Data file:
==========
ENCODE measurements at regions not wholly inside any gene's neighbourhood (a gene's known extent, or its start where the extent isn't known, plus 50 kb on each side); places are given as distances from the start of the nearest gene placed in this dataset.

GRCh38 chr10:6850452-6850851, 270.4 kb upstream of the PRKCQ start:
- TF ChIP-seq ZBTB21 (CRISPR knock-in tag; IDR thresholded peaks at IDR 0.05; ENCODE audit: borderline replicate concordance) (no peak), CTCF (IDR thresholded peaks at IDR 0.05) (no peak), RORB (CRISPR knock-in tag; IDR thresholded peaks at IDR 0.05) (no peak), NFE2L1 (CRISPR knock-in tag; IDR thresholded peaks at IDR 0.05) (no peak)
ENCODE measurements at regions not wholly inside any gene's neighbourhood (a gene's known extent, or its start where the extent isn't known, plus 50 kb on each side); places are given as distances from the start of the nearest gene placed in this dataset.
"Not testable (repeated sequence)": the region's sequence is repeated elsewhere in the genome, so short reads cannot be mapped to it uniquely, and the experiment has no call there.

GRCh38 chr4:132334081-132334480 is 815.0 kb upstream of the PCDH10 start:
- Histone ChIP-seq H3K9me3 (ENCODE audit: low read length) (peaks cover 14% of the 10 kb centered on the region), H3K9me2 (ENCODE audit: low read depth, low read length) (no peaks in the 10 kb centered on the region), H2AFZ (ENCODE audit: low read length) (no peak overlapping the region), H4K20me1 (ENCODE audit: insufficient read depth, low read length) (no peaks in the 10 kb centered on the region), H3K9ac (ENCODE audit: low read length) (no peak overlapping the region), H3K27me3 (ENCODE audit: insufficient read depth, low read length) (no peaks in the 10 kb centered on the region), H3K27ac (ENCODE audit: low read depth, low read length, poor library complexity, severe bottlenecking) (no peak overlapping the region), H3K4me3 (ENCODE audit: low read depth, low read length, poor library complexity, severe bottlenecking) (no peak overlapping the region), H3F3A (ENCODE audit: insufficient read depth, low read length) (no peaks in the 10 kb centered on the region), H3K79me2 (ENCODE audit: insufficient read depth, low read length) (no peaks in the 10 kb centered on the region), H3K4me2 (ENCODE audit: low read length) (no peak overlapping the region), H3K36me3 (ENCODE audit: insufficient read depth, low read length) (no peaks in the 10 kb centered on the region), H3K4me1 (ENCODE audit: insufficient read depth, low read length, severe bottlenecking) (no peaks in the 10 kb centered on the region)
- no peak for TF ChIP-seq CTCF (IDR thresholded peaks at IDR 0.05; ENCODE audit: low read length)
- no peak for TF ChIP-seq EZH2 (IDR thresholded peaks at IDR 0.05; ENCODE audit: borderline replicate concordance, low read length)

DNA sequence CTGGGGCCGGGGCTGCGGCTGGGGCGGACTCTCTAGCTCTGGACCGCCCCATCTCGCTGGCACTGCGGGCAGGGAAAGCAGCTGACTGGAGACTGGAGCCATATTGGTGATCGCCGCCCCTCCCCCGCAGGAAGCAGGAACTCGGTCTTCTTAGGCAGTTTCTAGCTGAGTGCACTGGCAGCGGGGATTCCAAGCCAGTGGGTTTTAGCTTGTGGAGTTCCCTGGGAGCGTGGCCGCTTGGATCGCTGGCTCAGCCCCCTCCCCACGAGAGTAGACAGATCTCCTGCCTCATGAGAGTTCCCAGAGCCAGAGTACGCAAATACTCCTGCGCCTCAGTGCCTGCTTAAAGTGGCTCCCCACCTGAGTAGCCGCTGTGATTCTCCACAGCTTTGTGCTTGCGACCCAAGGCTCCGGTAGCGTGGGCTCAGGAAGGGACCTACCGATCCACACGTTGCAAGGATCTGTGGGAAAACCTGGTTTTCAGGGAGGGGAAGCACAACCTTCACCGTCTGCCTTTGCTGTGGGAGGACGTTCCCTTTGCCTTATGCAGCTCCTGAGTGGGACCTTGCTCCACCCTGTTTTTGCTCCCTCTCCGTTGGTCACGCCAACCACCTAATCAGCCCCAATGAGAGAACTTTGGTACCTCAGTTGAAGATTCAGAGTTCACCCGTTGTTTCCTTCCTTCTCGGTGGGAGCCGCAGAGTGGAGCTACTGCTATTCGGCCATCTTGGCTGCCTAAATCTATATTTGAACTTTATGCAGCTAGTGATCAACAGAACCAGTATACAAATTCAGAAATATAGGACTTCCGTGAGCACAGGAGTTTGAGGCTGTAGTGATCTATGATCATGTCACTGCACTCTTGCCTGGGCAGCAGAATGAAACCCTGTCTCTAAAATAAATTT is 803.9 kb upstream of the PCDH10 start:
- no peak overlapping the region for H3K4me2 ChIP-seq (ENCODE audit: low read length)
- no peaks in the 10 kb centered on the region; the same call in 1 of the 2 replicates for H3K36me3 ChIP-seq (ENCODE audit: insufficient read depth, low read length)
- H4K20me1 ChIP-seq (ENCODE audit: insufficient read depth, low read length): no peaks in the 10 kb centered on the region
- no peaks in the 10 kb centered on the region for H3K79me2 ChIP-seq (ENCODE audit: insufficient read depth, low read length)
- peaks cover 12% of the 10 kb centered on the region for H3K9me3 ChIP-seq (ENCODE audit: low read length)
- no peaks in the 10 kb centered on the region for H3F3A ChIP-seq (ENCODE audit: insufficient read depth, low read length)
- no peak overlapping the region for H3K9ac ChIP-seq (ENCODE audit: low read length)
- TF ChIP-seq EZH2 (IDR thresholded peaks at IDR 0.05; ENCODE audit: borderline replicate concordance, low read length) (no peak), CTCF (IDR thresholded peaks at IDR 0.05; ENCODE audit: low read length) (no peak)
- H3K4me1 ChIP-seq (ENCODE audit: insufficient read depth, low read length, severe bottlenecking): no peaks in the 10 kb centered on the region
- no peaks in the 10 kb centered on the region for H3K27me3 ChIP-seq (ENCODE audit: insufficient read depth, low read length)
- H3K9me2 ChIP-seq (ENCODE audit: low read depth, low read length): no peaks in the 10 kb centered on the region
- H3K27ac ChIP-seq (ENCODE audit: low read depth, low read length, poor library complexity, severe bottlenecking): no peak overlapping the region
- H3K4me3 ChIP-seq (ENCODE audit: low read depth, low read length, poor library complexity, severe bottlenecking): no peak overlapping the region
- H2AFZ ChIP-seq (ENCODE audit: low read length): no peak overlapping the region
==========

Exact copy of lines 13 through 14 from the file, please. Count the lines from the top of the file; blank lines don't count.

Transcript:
- H4K20me1 ChIP-seq (ENCODE audit: insufficient read depth, low read length): no peaks in the 10 kb centered on the region
- no peaks in the 10 kb centered on the region for H3K79me2 ChIP-seq (ENCODE audit: insufficient read depth, low read length)